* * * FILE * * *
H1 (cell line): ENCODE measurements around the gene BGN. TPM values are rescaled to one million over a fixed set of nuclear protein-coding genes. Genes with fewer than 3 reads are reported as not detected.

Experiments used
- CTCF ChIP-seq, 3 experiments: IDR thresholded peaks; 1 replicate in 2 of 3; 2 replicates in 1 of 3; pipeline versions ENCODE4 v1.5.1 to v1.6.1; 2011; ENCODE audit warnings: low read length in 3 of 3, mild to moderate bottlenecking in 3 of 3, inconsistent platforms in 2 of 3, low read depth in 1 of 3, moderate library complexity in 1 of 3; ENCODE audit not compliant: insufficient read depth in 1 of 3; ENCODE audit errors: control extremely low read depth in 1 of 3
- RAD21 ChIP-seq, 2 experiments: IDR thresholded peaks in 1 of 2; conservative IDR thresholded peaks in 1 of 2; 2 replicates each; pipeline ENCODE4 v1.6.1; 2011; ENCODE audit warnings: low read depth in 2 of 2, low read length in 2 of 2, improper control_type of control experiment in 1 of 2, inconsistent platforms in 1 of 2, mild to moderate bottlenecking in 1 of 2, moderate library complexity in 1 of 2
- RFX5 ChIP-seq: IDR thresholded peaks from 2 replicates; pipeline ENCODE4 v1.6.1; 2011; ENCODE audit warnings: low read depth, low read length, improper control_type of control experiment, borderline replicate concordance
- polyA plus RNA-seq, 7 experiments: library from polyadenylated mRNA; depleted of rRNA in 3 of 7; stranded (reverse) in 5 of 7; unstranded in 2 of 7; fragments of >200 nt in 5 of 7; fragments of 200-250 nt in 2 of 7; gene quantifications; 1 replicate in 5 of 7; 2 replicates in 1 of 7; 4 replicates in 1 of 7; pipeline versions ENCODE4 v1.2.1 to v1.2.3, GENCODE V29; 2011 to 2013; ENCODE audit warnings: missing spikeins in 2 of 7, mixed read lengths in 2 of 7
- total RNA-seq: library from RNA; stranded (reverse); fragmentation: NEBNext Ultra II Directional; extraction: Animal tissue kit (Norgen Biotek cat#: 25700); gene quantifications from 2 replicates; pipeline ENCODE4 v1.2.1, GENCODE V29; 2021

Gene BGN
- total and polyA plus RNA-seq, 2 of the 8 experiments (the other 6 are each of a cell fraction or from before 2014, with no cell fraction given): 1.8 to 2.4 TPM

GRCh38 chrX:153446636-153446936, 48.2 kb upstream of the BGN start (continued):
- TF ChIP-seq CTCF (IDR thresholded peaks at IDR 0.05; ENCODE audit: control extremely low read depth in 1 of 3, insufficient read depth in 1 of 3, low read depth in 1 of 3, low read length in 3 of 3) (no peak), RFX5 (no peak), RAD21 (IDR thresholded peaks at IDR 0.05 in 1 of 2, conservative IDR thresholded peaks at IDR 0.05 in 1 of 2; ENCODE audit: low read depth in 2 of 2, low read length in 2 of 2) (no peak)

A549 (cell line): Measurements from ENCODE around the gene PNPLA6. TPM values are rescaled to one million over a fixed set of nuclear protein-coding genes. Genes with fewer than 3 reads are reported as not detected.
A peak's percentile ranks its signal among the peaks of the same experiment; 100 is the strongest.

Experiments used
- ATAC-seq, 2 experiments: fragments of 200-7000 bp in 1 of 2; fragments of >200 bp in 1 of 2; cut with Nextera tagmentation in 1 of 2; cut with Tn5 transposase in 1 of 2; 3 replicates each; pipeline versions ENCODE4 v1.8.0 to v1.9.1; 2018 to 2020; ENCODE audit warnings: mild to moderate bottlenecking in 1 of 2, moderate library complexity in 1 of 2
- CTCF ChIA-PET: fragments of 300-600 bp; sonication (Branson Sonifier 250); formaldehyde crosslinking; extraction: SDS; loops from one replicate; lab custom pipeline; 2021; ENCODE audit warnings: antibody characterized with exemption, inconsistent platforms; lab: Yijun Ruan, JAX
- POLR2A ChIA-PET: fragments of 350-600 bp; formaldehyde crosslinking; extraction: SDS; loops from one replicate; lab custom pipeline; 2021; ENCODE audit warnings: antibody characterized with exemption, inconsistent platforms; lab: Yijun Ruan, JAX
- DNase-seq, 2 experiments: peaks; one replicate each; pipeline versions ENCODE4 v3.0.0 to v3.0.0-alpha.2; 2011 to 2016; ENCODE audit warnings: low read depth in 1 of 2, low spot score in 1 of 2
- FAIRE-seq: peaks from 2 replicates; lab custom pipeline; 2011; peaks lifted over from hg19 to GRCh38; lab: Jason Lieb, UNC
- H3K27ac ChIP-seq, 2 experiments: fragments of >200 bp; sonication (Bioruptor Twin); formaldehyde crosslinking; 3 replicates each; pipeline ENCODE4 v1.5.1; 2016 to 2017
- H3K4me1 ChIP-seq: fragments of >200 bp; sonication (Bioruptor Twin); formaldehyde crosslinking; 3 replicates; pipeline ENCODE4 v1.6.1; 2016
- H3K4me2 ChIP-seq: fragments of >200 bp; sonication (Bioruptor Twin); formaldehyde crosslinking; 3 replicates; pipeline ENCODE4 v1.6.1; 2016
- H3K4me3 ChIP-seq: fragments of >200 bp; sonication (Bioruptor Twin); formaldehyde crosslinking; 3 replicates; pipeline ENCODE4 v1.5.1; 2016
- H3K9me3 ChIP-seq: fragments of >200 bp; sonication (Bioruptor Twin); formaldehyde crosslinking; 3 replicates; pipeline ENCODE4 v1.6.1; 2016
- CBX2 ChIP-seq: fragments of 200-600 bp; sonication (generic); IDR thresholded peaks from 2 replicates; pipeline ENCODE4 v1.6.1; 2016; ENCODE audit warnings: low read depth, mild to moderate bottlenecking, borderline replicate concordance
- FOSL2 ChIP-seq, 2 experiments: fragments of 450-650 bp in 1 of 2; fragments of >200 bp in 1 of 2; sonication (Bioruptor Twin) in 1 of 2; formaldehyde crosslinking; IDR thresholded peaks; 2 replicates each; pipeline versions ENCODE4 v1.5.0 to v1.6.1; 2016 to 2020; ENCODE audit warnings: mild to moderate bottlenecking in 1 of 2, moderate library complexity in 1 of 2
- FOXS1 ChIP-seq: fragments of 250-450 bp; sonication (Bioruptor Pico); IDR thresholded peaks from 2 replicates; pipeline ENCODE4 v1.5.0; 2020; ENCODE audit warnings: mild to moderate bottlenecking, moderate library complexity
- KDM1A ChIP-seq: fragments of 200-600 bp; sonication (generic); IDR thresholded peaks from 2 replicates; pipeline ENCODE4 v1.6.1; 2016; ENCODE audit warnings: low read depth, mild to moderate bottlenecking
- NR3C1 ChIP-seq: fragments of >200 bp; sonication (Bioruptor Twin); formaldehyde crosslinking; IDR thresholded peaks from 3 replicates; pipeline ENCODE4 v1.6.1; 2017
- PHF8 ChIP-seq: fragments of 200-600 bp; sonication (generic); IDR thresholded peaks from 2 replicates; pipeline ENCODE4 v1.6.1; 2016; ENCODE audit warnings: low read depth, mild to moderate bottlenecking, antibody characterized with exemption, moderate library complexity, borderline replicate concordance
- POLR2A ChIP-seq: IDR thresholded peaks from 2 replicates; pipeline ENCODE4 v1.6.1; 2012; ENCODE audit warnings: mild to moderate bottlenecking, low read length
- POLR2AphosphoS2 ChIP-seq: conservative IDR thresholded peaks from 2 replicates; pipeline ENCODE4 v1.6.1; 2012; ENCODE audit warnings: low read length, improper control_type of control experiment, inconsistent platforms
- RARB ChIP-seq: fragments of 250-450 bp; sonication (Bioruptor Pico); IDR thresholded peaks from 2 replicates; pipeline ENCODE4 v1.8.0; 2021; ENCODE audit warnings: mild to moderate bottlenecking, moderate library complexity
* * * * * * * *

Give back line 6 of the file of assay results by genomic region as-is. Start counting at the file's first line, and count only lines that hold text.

- polyA plus RNA-seq, 7 experiments: library from polyadenylated mRNA; depleted of rRNA in 3 of 7; stranded (reverse) in 5 of 7; unstranded in 2 of 7; fragments of >200 nt in 5 of 7; fragments of 200-250 nt in 2 of 7; gene quantifications; 1 replicate in 5 of 7; 2 replicates in 1 of 7; 4 replicates in 1 of 7; pipeline versions ENCODE4 v1.2.1 to v1.2.3, GENCODE V29; 2011 to 2013; ENCODE audit warnings: missing spikeins in 2 of 7, mixed read lengths in 2 of 7